In just a span of seven months, we’ve seen Bill Belichick and company make some extraordinary moves in order to position the team to better compete in the AFC.
The Patriots are better positioned to dominate the AFC. They’ve got the quarterback, the defense, and the skill position players to run the tables. And that’s with a schedule loaded with every AFC playoff opponent from a year prior.
Consider that with every major transaction that the team has made since February, the Patriots have added an element to their roster that has only bolstered the team’s chances of besting the Denver Broncos — the Patriots’ largest threat to a Super Bowl berth — and given them the tools to possibly fend off Super Bowl contenders in the NFC.
It started with the signings of Darrelle Revis and Brandon Browner. The Patriots had to address their porous passing defense (ranked 18th overall in 2013 thanks mostly to Aqib Talib, 29th in 2012 without Talib, and 31st in 2011). After losing Talib in free agency to the Denver Broncos, the Patriots made the biggest splash in the NFL by scooping up Revis and signing Browner.
The extremely talented Revis, a three-time first-team all-pro, coupled with Browner, a large and physical presence, are a dramatic upgrade over the likes of Alfonzo Dennard, Kyle Arrington, and Logan Ryan, all of whom will still be contributing. But specifically, the team had to address the four horseman that the Broncos utilize in the Peyton Manning led offense in Denver — Demaryius Thomas, Wes Welker, Julius Thomas, and now Emmanuel Sanders. Revis and Browner are the counter to Sanders and Thomas. It may not be a perfect matchup in the Patriots’ favor, but it gives the team an opportunity to compete.
Check that off your list.
But as the offseason went along, and the draft approached, it was obvious the Patriots had to address other pressing needs where sore spots emerged in 2013. Injuries had depleted the team’s roster, particularly on defense. Vince Wilfork, Tommy Kelly, and Jerod Mayo all missed extensive time. The defensive scheme had to be re-thought, and the utilization of the talent in place needed re-thinking as well. The Patriots’ linebackers group was able to manage without Mayo, thanks to veterans Brandon Spikes and then second-year pro Dont’a Hightower. Jamie Collins, then a rookie, came into his own as the season started winding down. But the Patriots rarely used all three linebackers at the same time, instead utilizing subsets to deal with a pass happy league. So it’s no surprise that the team, at one point or another, decided to convert to a 3-4 defense, something that has been on display in training camp and in the preseason. (We’re positive they’ll utilize other defensive schemes, but the 3-4 appears to be the base.)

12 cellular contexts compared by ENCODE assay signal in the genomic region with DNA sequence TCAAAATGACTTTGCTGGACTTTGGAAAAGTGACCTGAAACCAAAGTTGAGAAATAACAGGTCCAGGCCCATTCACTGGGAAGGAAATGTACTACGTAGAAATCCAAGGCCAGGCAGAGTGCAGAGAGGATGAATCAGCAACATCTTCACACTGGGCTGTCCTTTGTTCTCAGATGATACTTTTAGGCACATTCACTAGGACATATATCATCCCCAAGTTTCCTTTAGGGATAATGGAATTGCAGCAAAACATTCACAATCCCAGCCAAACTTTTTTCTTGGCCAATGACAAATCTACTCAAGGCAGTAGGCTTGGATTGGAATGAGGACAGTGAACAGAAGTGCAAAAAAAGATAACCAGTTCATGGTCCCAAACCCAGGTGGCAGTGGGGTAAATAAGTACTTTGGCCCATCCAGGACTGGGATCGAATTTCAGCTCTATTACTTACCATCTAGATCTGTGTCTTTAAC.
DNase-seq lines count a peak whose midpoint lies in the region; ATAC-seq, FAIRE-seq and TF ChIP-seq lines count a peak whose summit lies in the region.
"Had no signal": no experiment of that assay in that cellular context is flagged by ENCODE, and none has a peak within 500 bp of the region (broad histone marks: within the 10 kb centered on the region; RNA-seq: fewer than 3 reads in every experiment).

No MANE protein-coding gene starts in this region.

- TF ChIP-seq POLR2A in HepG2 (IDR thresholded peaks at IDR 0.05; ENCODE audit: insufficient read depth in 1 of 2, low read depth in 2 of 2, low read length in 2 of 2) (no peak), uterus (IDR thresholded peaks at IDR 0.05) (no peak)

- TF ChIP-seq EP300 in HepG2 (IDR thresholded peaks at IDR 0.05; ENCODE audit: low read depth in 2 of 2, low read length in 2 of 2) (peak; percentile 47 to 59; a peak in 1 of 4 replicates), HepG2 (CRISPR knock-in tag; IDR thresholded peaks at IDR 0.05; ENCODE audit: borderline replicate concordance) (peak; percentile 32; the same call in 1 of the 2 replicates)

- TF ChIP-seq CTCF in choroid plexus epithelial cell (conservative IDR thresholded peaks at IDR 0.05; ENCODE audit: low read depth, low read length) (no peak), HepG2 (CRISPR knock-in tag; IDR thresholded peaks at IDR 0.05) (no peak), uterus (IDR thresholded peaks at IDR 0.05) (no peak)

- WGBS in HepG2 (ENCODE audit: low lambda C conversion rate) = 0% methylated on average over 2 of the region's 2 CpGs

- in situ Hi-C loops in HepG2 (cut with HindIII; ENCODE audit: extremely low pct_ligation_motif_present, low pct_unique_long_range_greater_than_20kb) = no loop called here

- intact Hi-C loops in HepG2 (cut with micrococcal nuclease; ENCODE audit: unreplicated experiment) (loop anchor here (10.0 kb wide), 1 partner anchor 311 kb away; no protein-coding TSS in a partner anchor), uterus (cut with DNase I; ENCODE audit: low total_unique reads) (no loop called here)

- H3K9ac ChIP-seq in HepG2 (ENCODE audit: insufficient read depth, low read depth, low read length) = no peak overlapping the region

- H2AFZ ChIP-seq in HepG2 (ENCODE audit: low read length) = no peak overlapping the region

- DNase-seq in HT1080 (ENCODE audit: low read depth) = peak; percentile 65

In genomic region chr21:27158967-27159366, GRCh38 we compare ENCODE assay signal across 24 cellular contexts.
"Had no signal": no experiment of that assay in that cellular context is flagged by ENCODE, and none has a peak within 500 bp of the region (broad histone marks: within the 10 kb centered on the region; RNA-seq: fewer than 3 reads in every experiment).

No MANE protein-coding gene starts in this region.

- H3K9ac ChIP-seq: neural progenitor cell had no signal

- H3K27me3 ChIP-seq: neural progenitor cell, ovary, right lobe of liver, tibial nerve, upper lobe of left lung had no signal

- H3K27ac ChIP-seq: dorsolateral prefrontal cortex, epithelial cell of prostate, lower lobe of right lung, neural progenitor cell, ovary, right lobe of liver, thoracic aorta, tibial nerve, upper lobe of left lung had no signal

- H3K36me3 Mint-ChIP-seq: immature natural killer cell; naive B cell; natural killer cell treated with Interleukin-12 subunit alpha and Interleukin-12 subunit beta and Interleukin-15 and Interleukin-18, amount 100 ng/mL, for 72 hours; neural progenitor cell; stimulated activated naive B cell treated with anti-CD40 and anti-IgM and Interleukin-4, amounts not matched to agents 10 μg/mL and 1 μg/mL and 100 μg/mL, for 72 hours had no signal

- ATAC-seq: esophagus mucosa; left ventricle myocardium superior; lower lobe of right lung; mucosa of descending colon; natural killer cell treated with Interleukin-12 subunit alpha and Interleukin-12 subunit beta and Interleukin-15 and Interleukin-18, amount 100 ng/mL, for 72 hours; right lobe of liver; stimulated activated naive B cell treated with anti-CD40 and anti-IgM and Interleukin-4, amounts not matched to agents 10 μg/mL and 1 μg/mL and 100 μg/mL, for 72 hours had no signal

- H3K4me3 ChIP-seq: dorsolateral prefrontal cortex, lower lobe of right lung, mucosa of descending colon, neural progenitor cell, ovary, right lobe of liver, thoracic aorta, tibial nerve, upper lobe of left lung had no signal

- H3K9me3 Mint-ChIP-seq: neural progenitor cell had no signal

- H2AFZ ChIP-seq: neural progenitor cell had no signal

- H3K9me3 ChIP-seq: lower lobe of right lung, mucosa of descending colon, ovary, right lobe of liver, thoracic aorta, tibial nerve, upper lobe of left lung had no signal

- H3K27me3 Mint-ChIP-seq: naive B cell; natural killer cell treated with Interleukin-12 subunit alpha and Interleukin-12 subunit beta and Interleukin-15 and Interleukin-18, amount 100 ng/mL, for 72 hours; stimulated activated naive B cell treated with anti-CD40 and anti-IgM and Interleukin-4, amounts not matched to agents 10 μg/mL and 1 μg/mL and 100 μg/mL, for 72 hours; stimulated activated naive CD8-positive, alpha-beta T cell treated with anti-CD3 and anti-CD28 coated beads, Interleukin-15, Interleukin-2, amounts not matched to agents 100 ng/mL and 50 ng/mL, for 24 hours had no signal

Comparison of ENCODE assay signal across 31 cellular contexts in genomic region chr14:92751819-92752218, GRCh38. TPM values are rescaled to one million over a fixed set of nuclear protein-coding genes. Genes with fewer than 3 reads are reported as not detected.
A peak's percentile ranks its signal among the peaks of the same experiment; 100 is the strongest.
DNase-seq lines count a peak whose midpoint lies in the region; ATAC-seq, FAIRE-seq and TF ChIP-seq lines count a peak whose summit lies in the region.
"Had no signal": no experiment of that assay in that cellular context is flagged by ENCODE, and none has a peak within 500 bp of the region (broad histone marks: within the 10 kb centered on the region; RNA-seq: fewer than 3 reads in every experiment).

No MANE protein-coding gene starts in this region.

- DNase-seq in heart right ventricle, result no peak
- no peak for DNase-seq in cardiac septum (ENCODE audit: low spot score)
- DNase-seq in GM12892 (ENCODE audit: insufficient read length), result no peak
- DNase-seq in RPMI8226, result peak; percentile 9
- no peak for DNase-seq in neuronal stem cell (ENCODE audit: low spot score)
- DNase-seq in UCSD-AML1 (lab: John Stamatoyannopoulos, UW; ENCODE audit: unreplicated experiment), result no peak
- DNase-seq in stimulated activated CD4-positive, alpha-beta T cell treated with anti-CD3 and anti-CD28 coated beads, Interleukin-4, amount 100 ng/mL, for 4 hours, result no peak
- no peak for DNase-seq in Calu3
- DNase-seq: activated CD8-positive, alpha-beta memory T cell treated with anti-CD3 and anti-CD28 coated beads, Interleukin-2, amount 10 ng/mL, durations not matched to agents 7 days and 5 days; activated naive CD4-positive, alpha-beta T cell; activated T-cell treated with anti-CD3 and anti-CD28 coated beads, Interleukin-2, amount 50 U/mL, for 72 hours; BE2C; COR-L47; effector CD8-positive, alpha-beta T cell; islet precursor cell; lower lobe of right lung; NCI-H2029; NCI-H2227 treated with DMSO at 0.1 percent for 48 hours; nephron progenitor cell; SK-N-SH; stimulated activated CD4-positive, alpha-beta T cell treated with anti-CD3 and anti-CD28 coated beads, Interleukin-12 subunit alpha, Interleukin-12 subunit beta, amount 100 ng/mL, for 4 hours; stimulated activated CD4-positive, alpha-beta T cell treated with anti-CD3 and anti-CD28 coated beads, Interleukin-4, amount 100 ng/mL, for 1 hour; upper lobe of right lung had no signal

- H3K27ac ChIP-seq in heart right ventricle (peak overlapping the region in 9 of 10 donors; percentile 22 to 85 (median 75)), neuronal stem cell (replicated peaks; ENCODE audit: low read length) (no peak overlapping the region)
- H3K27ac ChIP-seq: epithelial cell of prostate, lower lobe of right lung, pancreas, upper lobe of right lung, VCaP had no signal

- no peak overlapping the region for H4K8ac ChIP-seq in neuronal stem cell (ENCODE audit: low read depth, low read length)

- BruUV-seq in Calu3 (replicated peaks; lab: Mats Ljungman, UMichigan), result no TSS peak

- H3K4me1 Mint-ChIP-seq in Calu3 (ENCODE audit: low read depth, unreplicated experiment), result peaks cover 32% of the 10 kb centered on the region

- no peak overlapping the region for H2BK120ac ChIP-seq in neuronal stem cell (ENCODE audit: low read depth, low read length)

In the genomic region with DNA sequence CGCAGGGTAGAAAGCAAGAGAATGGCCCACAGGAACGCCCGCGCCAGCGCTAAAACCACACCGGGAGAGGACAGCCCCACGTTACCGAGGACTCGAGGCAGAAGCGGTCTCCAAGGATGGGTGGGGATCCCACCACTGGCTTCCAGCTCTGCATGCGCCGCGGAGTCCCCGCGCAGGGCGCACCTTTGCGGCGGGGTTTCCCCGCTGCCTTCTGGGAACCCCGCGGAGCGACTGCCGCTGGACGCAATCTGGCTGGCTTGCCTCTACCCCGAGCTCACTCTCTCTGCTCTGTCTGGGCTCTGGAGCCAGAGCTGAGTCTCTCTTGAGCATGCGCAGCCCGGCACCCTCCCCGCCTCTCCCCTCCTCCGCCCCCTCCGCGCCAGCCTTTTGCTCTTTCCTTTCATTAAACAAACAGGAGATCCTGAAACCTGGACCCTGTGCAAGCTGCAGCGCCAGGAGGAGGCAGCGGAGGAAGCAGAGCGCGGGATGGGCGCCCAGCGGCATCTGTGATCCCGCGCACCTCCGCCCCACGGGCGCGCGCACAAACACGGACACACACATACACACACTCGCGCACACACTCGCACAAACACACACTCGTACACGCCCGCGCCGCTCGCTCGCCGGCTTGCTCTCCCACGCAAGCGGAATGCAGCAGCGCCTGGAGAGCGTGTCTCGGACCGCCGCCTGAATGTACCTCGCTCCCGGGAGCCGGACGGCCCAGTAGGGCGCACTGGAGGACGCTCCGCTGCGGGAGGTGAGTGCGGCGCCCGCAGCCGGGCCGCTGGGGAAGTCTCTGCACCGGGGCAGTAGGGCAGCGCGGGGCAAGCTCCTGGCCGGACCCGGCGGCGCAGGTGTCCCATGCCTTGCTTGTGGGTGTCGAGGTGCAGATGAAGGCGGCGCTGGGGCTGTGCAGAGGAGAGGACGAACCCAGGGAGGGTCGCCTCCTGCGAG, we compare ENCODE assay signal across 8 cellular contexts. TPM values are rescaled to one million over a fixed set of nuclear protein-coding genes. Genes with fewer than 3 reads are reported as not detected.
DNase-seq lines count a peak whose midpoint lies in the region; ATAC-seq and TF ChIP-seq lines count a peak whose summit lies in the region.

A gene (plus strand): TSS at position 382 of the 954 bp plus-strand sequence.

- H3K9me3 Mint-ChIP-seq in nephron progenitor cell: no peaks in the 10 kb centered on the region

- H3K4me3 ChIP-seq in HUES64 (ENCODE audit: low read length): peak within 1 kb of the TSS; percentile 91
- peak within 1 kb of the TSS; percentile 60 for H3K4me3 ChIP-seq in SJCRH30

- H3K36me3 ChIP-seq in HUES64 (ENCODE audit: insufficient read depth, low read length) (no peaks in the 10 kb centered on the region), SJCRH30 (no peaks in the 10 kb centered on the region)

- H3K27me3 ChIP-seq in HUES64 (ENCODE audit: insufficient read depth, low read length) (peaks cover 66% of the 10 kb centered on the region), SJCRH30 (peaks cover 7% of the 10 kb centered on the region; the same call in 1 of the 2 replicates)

With a schematic change imminent and an obvious need for depth on the line, the Patriots were able to identify Florida’s Dominique Easley as a 3-4 defensive end that should only help strengthen the team’s pass rush alongside Chandler Jones and Rob Ninkovich. (Gotta keep Manning on his toes, after all.)
The third most significant alteration to the makeup of the Patriots roster actually started to take shape before the draft when the team signed Brandon LaFell. He’s considered a large bodied receiver that can be a red zone threat, which will only help for a team that has had to deal without Rob Gronkowski for extended periods of time. But this movement to obtain a red zone threat, and possibly another look to the team’s offensive weaponry, continued late into August with the trade of Logan Mankins for tight end and wide receiver combo Tim Wright. Wright, simply, is the final piece in a puzzle board’s worth of players that will help confuse opponents in the team’s Erhardt-Perkins passing offense.
Add ‘em up. Between Gronkowski, Wright, Lafell, Julian Edelman, Danny Amendola, Aaron Dobson, and Kenbrell Thompkins, the Patriots have seven receiving threats that can move around enough in the offense to drive defensive coordinators nuts. Next thing you know, running backs Shane Vereen and James White will absolutely blow their minds when they start motioning out of the back field. The possibilities are endless.
Then consider this: second-year players Dobson and Thompkins, along with veteran Amendola, all have another year in this offense while Gronk is allegedly healthy. It's almost as if last season’s third ranked offense is getting a shot of adrenaline right in Josh McDaniels’ brain.
Now couple the Patriots’ transactions with the growth of the overall team, including namesake players like Edelman, Chandler Jones and Devin McCourty, and there’s a real sense that this group of players, if they remain relatively healthy, can go through the regular season schedule with ease. Just hand them the AFC East for the sixth straight year already. Add in the playoff bye, too, for good measure.
Sure, there are questions about the offensive line sans Mankins, whether Stevan Ridley will hold onto the ball in crunch time, and whether or not the Patriots will actually see a full season out of Gronk. But the positives continue to outweigh the negatives from these unknown factors.
Of course, this championship run, just like every other since 2005, will be determined by how the Patriots handle adversity, their health, and whether their opponents will be ready for the seemingly endless possibilities they present on offense.
But given the bye, and asked to compete on even ground with the Broncos (already diminished by the loss of Welker for four games, Eric Decker’s departure, and the loss of Knowshon Moreno) thanks to some fantastic additions, the Patriots have a good chance of advancing to Super Bowl XLIX.
There’s only two possible outcomes from there.